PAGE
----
As an alternative to modern American conservatism, Tanenhaus offers “the Beaconsfield position” of Benjamin Disraeli. At the end of his essay, Tanenhaus quotes Disraeli’s Vindication of the English Constitution :
“Political institutions, founded on abstract rights and principles, are mere nullities,” Disraeli wrote. Europe, too, had its pre-democratic places where “a comparative civilisation had been obtained under the influence of a despotic priesthood. And these are the regions to which it is thought fit suddenly to apply the institutions which regulate the civil life of Yorkshire and of Kent!”
It’s not clear whether Tanenhaus means to endorse Disraeli’s view that other Europeans, “untinctured, even in the slightest degree, by letters, and steeped in the grossest superstition,” are incapable of democratic self-government. “We may celebrate the constitutional coronation of a Bavarian in the Acropolis and surround his free throne with the bayonets of his countrymen,” Disraeli writes immediately after the passage Tanenhaus quotes. “We may hire Poles and Irishmen as a body-guard for the sovereign, who mimics the venerable ceremonies of Westminster as she opens the parliaments of Madrid or Lisbon; but invincible nature will reject the unnatural novelties, and history, instead of celebrating the victory of freedom, will only record the triumph of folly.”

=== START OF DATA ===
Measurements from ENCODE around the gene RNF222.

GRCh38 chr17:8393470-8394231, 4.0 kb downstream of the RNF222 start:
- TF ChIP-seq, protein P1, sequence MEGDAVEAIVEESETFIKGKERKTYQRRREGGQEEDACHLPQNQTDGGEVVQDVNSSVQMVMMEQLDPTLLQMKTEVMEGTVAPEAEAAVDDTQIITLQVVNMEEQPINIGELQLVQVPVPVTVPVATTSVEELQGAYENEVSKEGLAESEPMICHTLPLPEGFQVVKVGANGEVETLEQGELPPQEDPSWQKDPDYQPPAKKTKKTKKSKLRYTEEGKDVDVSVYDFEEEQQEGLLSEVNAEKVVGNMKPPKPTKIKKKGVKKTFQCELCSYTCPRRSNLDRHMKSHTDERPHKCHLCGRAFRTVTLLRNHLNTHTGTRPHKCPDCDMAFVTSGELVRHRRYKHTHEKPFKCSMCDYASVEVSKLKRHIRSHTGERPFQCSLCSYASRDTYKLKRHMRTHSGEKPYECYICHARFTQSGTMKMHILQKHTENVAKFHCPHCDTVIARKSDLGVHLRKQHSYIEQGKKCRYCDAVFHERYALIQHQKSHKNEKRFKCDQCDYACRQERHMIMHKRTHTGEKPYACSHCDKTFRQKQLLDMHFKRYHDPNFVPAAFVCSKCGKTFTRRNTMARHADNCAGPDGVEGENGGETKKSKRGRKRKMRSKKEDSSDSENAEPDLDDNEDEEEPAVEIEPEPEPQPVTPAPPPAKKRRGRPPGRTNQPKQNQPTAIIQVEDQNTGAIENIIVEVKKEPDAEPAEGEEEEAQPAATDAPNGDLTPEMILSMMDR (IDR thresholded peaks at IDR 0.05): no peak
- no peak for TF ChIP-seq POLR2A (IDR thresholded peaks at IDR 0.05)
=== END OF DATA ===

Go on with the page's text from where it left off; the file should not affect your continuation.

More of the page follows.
Yet putting aside Tanenhaus’s position on the prospect of achieving democracy in Spain, the simple fact is that the American Constitution, unlike the British, founded America’s political institutions precisely upon those “abstract rights and principles” Disraeli dismissed. In his Vindication, Disraeli denounced a new “political sect” that aimed “to submit the institutions of the country to the test of Utility and to form a new constitution on the abstract principles of theoretic science.” By contrast, in Federalist 9 Alexander Hamilton wrote that the American Constitution owes its form to “great improvement” in “the science of politics,” which led to an understanding of “the efficacy of various principles” such as the separation of powers and a system of checks and balances. “These are wholly new discoveries,” wrote Hamilton of these abstract principles, “or have made their principal progress towards perfection in modern times.”
The United States and Britain have two different constitutional and political traditions. For all Tanenhaus’s discussion of Burke, he doesn’t seem to understand that precisely because Burke rejected universalist ideology, he would not have the same political prescription for America as for Britain, but would have paid attention to the distinctive features of each society. Britain has an evolutionary, unwritten constitutional tradition while America was born of revolution and adopted a Constitution based upon abstract principles in order to protect abstract rights. It’s no surprise American conservatives are not Beaconsfieldians; they are conserving different things. Tanenhaus’s idea that the conservatism of nineteenth-century England is the ideal form of conservatism for twenty-first-century America and everywhere else is about as far removed from “Burkean conservatism” as one can get.